Data Justice and Information Poverty, New Challenges or Upcoming Opportunities?
The new world of information coined the term “information poverty”. Britz defined it as follow:
“information poverty is defined as that situation in which individuals and communities, within a given context, do not have the requisite skills, abilities or material means to obtain efficient access to information, interpret it and apply it appropriately. It is further characterized [at societal/national scales] by a lack of essential information and a poorly developed information infrastructure” (Cinnamon, 2019.)
Information poverty is a complex term that can be addressed from several angles. One of the angles is the balance between information and privacy or the balance between the right to information and the right to protection. The right to information refers to the right of all people to generate, access, acquire, transmit, and benefit from the information. The right to protection concerns protection from all harms that can arise from the misuse and unintended consequences of data and ICTs, particularly the vulnerable groups (Zwitter and Gstrein, 2020.) Zwitter and Gstrein argue that what’s important here is not the abstract existence and observance of these rights, but to enable effective application procedures for individuals and populations affected by crises by enforcing national and global legal frameworks and laws that enable the vulnerable to protect themselves or to punish the abusers (Zwitter and Gstrein, 2020.)
These elements of information access and information poverty have been highlighted during the last COVID19 crisis taking into consideration that the pandemic makes vulnerable groups more vulnerable and more subject to data abuse and harassment. COVID19 pandemic is an unprecedented crisis not only on the health side, but also on the use of data and online information. Handling the crisis had three main parts: health (vaccine and treatment), social (social distancing and social responsibility)) and information (tackling rumours and spreading accurate information.
One of the biggest data/AI elements of handling the pandemic was location data to collect information about people’s mobility and send a warning about the possibility of contracting someone with COVID19. This technique has been discussed from both the “right to information” point of view and the “right to protection” point of view. Although location data provided governments and humanitarian actors with valuable data to track the outbreak, it also raises concerns about using these apps as mass surveillance apparatuses to monitor the movements of people. As Brad Smith, Microsoft’s former CEO argues “ “When your technology changes the world, your bear a responsibility to help address the world you have helped create” (Smith, 2018.) From one side Big Tech can serve as tools that are used to make the world better, and from the other side, they can be turned into weapons that are used to hack privacy, ruin security, and fail democracies. When the new digital technologies “the so-called big tech” invaded the world and transformed life making it more and more online, new challenges and unprecedented questions emerged shedding light on the new promises and perils of the new technology(Smith, 2018.)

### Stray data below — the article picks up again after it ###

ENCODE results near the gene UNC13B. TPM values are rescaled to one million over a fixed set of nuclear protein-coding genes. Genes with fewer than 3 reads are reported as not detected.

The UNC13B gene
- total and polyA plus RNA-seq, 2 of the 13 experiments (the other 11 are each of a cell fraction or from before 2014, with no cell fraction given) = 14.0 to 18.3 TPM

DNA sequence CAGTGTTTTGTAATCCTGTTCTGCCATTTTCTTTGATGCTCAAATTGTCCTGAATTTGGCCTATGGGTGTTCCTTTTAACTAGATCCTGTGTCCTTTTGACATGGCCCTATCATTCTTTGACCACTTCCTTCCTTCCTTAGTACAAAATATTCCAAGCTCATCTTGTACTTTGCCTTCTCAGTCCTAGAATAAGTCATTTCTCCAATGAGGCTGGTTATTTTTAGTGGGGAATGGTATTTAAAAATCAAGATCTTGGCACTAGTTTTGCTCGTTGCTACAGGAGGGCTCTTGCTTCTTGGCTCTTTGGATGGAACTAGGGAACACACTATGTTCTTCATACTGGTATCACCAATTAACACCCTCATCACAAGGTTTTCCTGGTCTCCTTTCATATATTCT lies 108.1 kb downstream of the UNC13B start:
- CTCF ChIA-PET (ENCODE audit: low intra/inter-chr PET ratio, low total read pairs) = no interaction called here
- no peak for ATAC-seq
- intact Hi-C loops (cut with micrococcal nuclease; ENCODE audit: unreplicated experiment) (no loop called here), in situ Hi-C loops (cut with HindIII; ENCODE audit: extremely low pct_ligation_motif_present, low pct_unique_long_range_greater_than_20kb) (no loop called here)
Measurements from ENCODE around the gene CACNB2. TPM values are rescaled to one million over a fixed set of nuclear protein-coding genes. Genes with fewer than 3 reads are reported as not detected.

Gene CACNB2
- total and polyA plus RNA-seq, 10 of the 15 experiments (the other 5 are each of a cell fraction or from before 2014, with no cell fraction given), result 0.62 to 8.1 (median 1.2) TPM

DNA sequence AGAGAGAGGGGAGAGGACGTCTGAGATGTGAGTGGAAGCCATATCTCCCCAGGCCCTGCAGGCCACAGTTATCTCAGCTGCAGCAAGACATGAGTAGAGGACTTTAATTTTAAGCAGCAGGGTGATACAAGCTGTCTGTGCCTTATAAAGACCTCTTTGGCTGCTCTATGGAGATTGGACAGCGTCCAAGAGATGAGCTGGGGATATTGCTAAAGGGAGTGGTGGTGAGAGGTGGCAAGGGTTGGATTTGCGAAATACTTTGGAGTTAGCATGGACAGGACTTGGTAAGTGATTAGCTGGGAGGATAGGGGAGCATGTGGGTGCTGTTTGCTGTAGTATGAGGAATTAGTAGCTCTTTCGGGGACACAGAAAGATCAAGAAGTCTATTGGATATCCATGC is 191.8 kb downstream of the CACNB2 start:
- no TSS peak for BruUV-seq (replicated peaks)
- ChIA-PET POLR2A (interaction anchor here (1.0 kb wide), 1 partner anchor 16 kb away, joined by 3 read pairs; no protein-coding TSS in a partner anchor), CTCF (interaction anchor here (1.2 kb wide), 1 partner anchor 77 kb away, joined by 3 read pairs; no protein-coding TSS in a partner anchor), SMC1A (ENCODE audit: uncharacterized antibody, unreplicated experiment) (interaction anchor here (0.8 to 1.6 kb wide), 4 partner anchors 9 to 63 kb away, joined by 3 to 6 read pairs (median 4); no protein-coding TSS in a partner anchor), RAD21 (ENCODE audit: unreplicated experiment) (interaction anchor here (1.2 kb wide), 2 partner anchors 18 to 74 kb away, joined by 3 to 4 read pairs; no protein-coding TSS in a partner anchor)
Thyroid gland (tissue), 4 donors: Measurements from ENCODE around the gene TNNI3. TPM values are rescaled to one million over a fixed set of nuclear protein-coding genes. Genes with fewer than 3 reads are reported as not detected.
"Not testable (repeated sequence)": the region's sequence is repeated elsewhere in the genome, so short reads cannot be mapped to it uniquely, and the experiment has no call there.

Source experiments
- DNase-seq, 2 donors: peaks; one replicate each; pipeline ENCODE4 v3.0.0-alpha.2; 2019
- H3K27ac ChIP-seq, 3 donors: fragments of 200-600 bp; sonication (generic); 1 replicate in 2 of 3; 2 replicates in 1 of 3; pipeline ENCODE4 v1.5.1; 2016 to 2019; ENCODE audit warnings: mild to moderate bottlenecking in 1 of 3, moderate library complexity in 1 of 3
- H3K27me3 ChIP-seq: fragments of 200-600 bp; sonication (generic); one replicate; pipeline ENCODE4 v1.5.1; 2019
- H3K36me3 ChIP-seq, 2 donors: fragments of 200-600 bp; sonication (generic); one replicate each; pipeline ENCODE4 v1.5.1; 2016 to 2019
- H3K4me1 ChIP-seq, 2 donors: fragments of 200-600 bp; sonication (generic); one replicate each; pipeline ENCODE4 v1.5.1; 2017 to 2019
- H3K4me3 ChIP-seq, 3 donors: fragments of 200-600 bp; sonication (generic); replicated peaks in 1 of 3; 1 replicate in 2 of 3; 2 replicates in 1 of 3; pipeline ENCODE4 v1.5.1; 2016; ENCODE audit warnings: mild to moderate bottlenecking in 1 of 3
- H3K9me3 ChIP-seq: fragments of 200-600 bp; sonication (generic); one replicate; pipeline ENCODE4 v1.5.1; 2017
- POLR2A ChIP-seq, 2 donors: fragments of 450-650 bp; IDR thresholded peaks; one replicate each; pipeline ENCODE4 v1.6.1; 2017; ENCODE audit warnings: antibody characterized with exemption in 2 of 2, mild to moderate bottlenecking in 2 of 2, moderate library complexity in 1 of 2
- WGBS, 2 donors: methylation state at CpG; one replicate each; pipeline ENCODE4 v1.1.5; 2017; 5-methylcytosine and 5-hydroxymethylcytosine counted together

The destiny of digital technologies is that they are operating in totally new areas that have not been regulated by the government or even considered to be part of the legislative system. More challenging is that legislations of the Big Tech is not, and cannot be, the responsibility of one country or one government, for many reasons; a) digital technologies has no boundaries, Facebook is a USA-based firm, however, its influence and users are all over the continent; b) with this wide range of political system and legislative principles the vary from country to county which raises several questions such as:
– is it possible to come together and agree on international regulations for the big tech operation ( especially social media)?
– Is it possible that a democratic regime like Sweden and a totalitarian regime like China can agree on the same principle to regulate freedom of speech and content gatekeeping on social media platforms? (Alwaday, 2021)